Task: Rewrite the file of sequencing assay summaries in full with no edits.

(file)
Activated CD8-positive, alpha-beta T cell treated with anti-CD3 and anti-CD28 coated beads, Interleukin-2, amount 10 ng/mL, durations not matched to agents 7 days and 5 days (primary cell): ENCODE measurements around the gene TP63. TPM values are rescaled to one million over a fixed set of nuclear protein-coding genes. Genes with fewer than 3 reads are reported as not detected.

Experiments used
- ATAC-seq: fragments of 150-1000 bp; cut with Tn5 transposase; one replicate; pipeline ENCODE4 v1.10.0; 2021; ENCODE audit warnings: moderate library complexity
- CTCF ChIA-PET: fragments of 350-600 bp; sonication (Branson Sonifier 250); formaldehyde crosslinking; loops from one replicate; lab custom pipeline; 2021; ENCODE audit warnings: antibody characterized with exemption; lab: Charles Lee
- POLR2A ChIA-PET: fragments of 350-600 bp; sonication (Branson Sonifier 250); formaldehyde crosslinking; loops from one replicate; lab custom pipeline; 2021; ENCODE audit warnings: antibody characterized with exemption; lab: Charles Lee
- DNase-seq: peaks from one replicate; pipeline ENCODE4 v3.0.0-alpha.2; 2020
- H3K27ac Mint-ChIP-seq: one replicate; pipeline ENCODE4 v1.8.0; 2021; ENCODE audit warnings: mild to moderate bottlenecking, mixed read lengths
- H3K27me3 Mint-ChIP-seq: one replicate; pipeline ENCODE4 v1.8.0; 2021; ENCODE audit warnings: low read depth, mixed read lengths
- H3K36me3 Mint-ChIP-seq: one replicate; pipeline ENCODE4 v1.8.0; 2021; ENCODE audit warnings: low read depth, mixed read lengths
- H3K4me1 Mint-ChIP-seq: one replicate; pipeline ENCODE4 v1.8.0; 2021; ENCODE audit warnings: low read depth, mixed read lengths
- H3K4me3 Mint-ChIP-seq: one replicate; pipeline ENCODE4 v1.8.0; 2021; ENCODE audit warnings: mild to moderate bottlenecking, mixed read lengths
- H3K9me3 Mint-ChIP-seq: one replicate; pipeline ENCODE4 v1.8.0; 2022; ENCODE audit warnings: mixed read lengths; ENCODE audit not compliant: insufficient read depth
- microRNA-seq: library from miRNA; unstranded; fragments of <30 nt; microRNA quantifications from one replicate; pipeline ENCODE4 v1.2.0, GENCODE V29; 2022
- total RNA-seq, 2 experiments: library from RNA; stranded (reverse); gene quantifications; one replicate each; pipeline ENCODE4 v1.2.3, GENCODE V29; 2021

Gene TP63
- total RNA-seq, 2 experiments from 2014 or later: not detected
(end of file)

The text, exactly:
Activated CD8-positive, alpha-beta T cell treated with anti-CD3 and anti-CD28 coated beads, Interleukin-2, amount 10 ng/mL, durations not matched to agents 7 days and 5 days (primary cell): ENCODE measurements around the gene TP63. TPM values are rescaled to one million over a fixed set of nuclear protein-coding genes. Genes with fewer than 3 reads are reported as not detected.

Experiments used
- ATAC-seq: fragments of 150-1000 bp; cut with Tn5 transposase; one replicate; pipeline ENCODE4 v1.10.0; 2021; ENCODE audit warnings: moderate library complexity
- CTCF ChIA-PET: fragments of 350-600 bp; sonication (Branson Sonifier 250); formaldehyde crosslinking; loops from one replicate; lab custom pipeline; 2021; ENCODE audit warnings: antibody characterized with exemption; lab: Charles Lee
- POLR2A ChIA-PET: fragments of 350-600 bp; sonication (Branson Sonifier 250); formaldehyde crosslinking; loops from one replicate; lab custom pipeline; 2021; ENCODE audit warnings: antibody characterized with exemption; lab: Charles Lee
- DNase-seq: peaks from one replicate; pipeline ENCODE4 v3.0.0-alpha.2; 2020
- H3K27ac Mint-ChIP-seq: one replicate; pipeline ENCODE4 v1.8.0; 2021; ENCODE audit warnings: mild to moderate bottlenecking, mixed read lengths
- H3K27me3 Mint-ChIP-seq: one replicate; pipeline ENCODE4 v1.8.0; 2021; ENCODE audit warnings: low read depth, mixed read lengths
- H3K36me3 Mint-ChIP-seq: one replicate; pipeline ENCODE4 v1.8.0; 2021; ENCODE audit warnings: low read depth, mixed read lengths
- H3K4me1 Mint-ChIP-seq: one replicate; pipeline ENCODE4 v1.8.0; 2021; ENCODE audit warnings: low read depth, mixed read lengths
- H3K4me3 Mint-ChIP-seq: one replicate; pipeline ENCODE4 v1.8.0; 2021; ENCODE audit warnings: mild to moderate bottlenecking, mixed read lengths
- H3K9me3 Mint-ChIP-seq: one replicate; pipeline ENCODE4 v1.8.0; 2022; ENCODE audit warnings: mixed read lengths; ENCODE audit not compliant: insufficient read depth
- microRNA-seq: library from miRNA; unstranded; fragments of <30 nt; microRNA quantifications from one replicate; pipeline ENCODE4 v1.2.0, GENCODE V29; 2022
- total RNA-seq, 2 experiments: library from RNA; stranded (reverse); gene quantifications; one replicate each; pipeline ENCODE4 v1.2.3, GENCODE V29; 2021

Gene TP63
- total RNA-seq, 2 experiments from 2014 or later: not detected